Steering into the Skid

“Steering into the skid” is a phrase that initially applied to driving but later has been used to apply to other situations and areas of life.  In a driving sense, “steering into the skid” means that if a car is sliding sideways, the driver should turn the wheel in the direction that the car is sliding.  This will cause the front and back end of the car to come back into alignment and bring the car under control again.  In other situations of life, it has come to mean that if there is something happening that seems out of your control, it’s a way better option to embrace it and work to turn it into a positive than to constantly fight against it.

I find this to be true in so many teaching and parenting situations.  There is, for example, the situation of my hairline.  Ten years ago, I was blessed with a long flowing maneof thick dark curls.  Some people said that I reminded them of a darker Heath Ledger…well, these days, it is much more probable that I will be likened to Jason Statham.  To call my hairline receding would be a compliment and the bald patch in the back is moving forward to meet it.  However, I have neither the money, nor the inclination to really do anything to prevent it.  I’ve just kind of decided to steer into the skid on it.  Here’s an example of how.  It was the first week of my job teaching here in Cleveland.  Part of what I do is Title One Reading Intervention.  So I was working with one kindergarten student learning his letters and letter sounds.  In the middle of the lesson, the boy just pauses and says, “Listen Mr. Steidl, I didn’t really wanna say anything but I just gotta.  I would go back to whatever barber did your lineup and I would fire him.  Cuz he messed you up bad brah.”

So at this point, I have a choice.  I can choose to be offended and get mad at the kid.  Or I can choose to laugh at the beauty, simplicity, and honesty that is a child’s mind and steer into the skid.  So I put my head down so he could see the top of my head and said, “No Dominique, I had him do that on purpose.  Look at my hairline.  It’s the shape of the letter M.  I knew we would be learning M today so I had him do me up like.”  He kind of cocked his head to the side wondering if I was serious or not.  Then he smiled really big and started nodded emphatically.  “Oh yeah! I see it! It’s an M like the sign at McDonald’s!”…skid corrected and back on track.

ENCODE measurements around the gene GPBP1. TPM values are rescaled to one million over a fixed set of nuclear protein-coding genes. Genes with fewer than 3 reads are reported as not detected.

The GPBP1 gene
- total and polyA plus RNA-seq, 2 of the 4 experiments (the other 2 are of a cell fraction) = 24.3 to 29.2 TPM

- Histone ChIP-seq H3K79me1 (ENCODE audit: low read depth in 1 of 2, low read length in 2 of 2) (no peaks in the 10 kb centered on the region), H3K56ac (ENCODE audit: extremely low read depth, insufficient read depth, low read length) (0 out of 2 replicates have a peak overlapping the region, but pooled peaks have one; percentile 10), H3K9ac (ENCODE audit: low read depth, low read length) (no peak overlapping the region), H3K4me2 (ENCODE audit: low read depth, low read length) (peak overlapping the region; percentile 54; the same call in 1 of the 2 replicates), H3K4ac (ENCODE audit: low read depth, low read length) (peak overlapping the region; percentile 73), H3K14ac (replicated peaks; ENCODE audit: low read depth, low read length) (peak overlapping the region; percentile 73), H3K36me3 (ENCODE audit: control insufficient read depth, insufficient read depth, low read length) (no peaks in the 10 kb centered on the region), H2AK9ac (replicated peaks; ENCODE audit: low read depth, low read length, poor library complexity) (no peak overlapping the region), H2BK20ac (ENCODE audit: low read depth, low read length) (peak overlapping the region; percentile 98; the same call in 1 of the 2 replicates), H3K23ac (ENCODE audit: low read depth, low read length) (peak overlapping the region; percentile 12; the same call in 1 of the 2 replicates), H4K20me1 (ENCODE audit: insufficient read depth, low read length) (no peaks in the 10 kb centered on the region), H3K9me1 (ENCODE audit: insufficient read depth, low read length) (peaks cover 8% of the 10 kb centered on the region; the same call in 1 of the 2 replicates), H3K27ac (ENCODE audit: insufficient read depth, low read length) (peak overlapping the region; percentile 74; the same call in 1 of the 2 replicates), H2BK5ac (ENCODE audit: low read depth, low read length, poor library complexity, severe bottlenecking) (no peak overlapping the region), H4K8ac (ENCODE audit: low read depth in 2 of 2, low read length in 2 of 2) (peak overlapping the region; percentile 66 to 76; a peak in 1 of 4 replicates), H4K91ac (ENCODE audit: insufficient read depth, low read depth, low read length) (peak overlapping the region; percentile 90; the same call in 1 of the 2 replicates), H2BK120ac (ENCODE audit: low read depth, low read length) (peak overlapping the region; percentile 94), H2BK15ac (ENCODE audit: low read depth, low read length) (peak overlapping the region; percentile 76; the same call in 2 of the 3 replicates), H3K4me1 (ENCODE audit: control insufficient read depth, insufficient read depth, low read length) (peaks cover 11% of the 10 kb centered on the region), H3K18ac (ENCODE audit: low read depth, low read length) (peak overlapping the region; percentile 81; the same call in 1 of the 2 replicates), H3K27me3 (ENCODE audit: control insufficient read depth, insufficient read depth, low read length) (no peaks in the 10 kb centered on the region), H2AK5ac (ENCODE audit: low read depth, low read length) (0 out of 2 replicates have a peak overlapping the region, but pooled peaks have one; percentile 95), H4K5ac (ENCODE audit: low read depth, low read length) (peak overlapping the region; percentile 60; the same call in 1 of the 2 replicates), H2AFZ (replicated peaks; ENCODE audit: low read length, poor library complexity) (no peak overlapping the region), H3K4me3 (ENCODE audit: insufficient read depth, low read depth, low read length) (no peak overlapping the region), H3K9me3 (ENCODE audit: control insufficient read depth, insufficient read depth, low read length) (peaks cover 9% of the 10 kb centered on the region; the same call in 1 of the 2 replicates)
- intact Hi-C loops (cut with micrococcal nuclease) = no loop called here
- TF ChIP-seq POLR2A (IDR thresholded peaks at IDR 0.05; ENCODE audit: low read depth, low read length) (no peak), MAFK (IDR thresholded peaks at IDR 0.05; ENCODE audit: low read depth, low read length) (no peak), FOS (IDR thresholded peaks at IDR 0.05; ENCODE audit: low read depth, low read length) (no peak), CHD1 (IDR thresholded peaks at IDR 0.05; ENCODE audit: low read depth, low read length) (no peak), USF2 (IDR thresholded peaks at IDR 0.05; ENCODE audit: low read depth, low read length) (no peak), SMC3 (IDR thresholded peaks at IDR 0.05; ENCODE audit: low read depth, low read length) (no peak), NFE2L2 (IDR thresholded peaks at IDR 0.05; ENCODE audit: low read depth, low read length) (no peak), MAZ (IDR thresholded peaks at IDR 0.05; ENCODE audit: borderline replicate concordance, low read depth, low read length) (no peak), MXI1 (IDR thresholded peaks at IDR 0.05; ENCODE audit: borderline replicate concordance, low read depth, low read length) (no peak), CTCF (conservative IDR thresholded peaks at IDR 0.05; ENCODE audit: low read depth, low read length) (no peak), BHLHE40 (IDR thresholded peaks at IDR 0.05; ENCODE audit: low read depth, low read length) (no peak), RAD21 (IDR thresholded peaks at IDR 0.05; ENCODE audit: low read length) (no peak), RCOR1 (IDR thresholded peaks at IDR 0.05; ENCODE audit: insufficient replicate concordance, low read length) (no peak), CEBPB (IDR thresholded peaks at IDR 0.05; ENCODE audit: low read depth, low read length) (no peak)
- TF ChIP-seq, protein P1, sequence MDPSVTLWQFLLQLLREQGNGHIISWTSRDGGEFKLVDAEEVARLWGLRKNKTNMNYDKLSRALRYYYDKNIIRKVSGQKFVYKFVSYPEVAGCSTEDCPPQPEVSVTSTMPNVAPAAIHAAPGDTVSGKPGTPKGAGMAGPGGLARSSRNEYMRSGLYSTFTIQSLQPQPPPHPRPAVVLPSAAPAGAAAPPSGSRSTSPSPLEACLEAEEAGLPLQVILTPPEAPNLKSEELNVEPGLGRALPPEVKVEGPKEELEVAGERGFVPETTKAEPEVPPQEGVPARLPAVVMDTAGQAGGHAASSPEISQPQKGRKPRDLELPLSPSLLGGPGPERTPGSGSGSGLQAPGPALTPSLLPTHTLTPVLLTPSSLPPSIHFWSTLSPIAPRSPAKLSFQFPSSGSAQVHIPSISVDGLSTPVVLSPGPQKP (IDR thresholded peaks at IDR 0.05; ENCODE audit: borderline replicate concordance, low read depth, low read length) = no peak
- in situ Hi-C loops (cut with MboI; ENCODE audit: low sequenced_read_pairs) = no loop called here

Another instance of this happened about three years ago after my wife and I had our first child.  Things got really busy and I stress ate a lot and didn’t run very much.  So I gained about fifteen pounds that summer.  When I got back to school, the students noticed it right away.  I was working in our fourth grade class with a group of our ELL students. (English Language Learners).  The class was working on writing opinion essays and being able to given reasons to support their opinion.  While the students were working on forming their opinions, I overheard a group of students talking about me.  They were debating about whether or not I was actually fat or I just looked fat now. (I’m still not sure what the exact difference is).

Again, I have a choice.  Again, I chose to steer into the skid.  I had them use their debate as the topic for their opinion essay.  They had to form and defend their opinion on whether I was fat or just looked fat and defend it using three different reasons.  They thought it was absolutely hilarious and were probably the most engaged in the writing assignment that I saw all year…skid corrected and back on track.

So both of those stories are simply goofy anecdotes dealing with how seriously or not seriously I take myself, but the overall concept remains true.  With many things, it is easier and more productive to embrace things we cannot change and spin positives out of it than it is to fight it.  In parenting, Shannon and I have used this outlook many times.  Most recently, we got our sons a drumset for Christmas.  They bang on everything anyways and as far as positive creative energy outlets, there are many worse things they could be doing.

I guess what I’m trying to say is that if I’ve learned anything so far in life, it’s to not take myself too seriously and to try to find positives in situations I can’t change.  So keep steering into the skid everyone.

6 thoughts on “Steering into the Skid”

  1. Loving your raw honesty and funny flair here! For those of us who know you personally, this fits you oh, so well. Keep this up! It’s both refreshing and entertaining.

    Like

    1. Thanks so much Alicia. I hope to keep having inspiration to post. I’m also going to be doing teacher spotlight interviews…know anybody I could interview? 🙂

      Like

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